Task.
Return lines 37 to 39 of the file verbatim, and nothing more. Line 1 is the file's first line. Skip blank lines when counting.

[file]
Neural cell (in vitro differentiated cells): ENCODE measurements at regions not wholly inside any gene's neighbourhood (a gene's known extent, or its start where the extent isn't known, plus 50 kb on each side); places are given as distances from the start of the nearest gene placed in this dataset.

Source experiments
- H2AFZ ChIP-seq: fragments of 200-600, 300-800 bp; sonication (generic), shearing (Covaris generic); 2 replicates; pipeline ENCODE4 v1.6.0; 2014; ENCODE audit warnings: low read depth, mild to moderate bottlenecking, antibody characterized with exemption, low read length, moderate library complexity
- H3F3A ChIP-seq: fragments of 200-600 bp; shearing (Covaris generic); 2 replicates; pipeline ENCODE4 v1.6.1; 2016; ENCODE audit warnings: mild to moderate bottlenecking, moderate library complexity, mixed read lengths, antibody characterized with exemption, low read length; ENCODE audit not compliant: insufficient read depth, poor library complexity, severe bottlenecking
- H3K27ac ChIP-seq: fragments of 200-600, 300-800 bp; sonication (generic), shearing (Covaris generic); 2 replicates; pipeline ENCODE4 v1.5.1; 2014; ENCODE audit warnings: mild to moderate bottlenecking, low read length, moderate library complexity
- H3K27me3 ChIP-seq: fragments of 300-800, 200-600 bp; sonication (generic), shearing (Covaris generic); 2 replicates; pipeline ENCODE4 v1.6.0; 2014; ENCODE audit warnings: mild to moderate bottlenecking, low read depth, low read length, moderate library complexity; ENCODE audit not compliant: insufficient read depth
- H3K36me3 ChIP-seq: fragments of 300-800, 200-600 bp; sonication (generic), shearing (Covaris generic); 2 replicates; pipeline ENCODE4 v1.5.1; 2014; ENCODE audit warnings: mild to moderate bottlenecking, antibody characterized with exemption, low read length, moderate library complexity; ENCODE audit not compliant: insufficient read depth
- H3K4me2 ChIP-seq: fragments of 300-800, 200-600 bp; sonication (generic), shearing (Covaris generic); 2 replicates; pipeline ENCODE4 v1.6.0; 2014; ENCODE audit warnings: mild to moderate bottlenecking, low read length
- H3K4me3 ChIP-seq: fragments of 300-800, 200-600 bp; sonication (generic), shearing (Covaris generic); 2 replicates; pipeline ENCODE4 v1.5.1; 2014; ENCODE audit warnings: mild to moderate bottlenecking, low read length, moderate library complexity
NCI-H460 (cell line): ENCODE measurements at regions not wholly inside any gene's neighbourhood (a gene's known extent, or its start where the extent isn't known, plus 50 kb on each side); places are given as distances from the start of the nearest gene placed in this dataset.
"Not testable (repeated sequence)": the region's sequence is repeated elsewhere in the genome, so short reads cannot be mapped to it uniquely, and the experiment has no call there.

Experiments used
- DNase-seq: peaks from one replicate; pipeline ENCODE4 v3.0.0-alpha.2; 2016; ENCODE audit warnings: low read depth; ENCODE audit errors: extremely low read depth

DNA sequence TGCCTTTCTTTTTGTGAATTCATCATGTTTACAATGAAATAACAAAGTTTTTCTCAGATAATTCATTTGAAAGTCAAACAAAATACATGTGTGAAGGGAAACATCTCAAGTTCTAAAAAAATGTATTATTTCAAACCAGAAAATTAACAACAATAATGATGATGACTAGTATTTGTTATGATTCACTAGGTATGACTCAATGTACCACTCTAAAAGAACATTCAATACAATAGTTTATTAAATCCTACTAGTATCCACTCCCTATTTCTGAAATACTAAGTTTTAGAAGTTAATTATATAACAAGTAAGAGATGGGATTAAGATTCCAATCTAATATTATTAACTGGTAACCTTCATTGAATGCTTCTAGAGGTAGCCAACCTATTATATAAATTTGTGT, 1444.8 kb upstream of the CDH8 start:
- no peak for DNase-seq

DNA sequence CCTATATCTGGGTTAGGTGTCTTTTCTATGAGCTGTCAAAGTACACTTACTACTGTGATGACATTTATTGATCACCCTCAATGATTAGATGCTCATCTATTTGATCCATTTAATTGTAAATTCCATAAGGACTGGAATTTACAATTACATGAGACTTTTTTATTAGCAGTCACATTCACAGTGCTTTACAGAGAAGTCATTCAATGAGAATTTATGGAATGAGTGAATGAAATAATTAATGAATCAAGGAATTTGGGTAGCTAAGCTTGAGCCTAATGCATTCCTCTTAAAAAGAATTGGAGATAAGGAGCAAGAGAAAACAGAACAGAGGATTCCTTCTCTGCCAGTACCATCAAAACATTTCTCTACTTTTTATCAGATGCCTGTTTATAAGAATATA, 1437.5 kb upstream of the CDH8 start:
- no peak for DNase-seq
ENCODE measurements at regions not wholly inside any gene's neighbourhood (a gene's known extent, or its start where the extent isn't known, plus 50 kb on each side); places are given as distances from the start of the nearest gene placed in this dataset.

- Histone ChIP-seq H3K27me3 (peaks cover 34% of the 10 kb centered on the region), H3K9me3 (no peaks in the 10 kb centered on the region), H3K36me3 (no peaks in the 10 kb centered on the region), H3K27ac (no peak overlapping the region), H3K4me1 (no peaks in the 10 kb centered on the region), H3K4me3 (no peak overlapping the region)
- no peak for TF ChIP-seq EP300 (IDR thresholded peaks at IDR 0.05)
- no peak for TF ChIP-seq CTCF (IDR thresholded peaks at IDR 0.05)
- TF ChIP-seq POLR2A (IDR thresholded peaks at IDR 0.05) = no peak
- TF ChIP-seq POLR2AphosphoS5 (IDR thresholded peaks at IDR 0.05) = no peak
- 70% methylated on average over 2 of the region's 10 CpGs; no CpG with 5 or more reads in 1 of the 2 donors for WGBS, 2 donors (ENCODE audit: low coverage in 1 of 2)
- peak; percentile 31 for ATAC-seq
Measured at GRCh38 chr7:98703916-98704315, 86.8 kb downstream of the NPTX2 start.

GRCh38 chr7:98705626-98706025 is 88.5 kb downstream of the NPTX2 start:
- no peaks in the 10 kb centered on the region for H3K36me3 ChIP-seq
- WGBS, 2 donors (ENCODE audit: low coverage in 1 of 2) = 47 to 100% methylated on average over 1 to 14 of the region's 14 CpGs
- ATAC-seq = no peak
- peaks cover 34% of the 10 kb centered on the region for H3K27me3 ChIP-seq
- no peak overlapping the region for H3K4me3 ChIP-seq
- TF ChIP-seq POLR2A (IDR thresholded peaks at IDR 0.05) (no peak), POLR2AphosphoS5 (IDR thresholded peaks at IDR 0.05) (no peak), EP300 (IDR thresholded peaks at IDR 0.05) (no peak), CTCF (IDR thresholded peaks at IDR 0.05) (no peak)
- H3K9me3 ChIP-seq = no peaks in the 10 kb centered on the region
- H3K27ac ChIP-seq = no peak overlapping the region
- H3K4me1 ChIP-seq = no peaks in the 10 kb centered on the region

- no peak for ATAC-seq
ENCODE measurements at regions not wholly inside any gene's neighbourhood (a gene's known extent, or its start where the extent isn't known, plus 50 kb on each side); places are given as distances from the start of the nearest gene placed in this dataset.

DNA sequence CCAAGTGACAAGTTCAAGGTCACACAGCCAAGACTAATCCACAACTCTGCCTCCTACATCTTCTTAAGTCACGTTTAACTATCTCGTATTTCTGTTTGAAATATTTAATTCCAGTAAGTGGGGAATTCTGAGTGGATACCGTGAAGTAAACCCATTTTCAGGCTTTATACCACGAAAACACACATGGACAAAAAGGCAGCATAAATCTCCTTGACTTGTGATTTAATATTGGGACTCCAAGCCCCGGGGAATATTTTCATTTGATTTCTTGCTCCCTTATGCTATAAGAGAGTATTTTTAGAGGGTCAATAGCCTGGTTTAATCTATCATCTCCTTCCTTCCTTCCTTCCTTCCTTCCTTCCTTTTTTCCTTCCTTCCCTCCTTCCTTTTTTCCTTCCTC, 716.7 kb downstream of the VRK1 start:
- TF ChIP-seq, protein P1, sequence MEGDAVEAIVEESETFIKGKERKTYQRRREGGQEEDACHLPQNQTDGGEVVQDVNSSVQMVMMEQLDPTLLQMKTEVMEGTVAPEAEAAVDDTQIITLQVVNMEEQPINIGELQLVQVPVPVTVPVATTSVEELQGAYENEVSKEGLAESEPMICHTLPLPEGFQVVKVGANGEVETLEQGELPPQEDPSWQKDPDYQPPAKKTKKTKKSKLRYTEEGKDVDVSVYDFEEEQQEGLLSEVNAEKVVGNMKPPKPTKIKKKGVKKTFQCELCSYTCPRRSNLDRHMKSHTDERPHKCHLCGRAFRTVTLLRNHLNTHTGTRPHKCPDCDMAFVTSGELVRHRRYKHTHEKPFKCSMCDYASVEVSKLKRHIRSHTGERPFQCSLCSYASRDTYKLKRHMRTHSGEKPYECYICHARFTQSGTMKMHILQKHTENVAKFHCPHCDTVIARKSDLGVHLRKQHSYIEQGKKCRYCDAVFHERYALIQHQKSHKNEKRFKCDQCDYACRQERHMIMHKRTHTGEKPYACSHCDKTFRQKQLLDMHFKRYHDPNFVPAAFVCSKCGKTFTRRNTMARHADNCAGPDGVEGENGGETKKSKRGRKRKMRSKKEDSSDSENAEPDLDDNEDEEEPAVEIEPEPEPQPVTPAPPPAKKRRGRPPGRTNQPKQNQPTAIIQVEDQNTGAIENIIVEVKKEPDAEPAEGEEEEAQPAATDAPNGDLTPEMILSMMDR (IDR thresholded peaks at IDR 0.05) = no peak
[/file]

- no peak for ATAC-seq
ENCODE measurements at regions not wholly inside any gene's neighbourhood (a gene's known extent, or its start where the extent isn't known, plus 50 kb on each side); places are given as distances from the start of the nearest gene placed in this dataset.

DNA sequence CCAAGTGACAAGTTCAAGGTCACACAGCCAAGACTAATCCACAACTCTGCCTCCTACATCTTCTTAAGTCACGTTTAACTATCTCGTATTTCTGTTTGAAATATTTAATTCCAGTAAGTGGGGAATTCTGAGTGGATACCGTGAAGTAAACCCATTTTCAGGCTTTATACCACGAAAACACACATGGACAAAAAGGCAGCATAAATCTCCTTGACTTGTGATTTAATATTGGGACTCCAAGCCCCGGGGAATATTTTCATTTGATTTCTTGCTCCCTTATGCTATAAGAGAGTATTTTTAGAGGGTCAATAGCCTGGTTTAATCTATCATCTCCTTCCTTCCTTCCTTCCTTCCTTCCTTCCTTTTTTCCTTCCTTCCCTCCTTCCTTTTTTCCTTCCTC, 716.7 kb downstream of the VRK1 start: